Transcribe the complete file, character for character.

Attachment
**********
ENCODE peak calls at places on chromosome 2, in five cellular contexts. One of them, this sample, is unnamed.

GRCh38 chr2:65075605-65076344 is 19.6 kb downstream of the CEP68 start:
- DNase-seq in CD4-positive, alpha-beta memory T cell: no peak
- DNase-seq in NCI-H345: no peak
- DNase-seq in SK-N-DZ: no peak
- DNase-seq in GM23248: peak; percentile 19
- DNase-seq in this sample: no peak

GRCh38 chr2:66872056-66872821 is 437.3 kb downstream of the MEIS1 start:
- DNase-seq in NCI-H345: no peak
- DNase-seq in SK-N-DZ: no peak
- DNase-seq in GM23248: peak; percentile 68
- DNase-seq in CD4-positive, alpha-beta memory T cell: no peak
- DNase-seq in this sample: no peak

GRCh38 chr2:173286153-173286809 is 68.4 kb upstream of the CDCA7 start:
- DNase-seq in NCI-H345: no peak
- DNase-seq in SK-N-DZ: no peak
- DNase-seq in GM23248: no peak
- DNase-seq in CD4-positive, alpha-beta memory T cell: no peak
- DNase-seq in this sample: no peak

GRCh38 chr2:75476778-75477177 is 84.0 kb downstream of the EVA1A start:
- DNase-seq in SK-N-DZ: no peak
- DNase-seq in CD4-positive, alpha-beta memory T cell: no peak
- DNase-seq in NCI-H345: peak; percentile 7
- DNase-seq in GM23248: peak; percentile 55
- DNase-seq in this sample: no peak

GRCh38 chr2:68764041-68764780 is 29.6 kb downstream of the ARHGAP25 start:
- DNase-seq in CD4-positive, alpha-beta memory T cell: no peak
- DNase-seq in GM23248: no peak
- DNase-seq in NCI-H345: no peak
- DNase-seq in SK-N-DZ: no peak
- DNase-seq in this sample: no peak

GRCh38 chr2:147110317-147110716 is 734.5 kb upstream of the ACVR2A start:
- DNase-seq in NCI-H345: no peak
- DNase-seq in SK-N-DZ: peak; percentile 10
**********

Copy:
ENCODE peak calls at places on chromosome 2, in five cellular contexts. One of them, this sample, is unnamed.

GRCh38 chr2:65075605-65076344 is 19.6 kb downstream of the CEP68 start:
- DNase-seq in CD4-positive, alpha-beta memory T cell: no peak
- DNase-seq in NCI-H345: no peak
- DNase-seq in SK-N-DZ: no peak
- DNase-seq in GM23248: peak; percentile 19
- DNase-seq in this sample: no peak

GRCh38 chr2:66872056-66872821 is 437.3 kb downstream of the MEIS1 start:
- DNase-seq in NCI-H345: no peak
- DNase-seq in SK-N-DZ: no peak
- DNase-seq in GM23248: peak; percentile 68
- DNase-seq in CD4-positive, alpha-beta memory T cell: no peak
- DNase-seq in this sample: no peak

GRCh38 chr2:173286153-173286809 is 68.4 kb upstream of the CDCA7 start:
- DNase-seq in NCI-H345: no peak
- DNase-seq in SK-N-DZ: no peak
- DNase-seq in GM23248: no peak
- DNase-seq in CD4-positive, alpha-beta memory T cell: no peak
- DNase-seq in this sample: no peak

GRCh38 chr2:75476778-75477177 is 84.0 kb downstream of the EVA1A start:
- DNase-seq in SK-N-DZ: no peak
- DNase-seq in CD4-positive, alpha-beta memory T cell: no peak
- DNase-seq in NCI-H345: peak; percentile 7
- DNase-seq in GM23248: peak; percentile 55
- DNase-seq in this sample: no peak

GRCh38 chr2:68764041-68764780 is 29.6 kb downstream of the ARHGAP25 start:
- DNase-seq in CD4-positive, alpha-beta memory T cell: no peak
- DNase-seq in GM23248: no peak
- DNase-seq in NCI-H345: no peak
- DNase-seq in SK-N-DZ: no peak
- DNase-seq in this sample: no peak

GRCh38 chr2:147110317-147110716 is 734.5 kb upstream of the ACVR2A start:
- DNase-seq in NCI-H345: no peak
- DNase-seq in SK-N-DZ: peak; percentile 10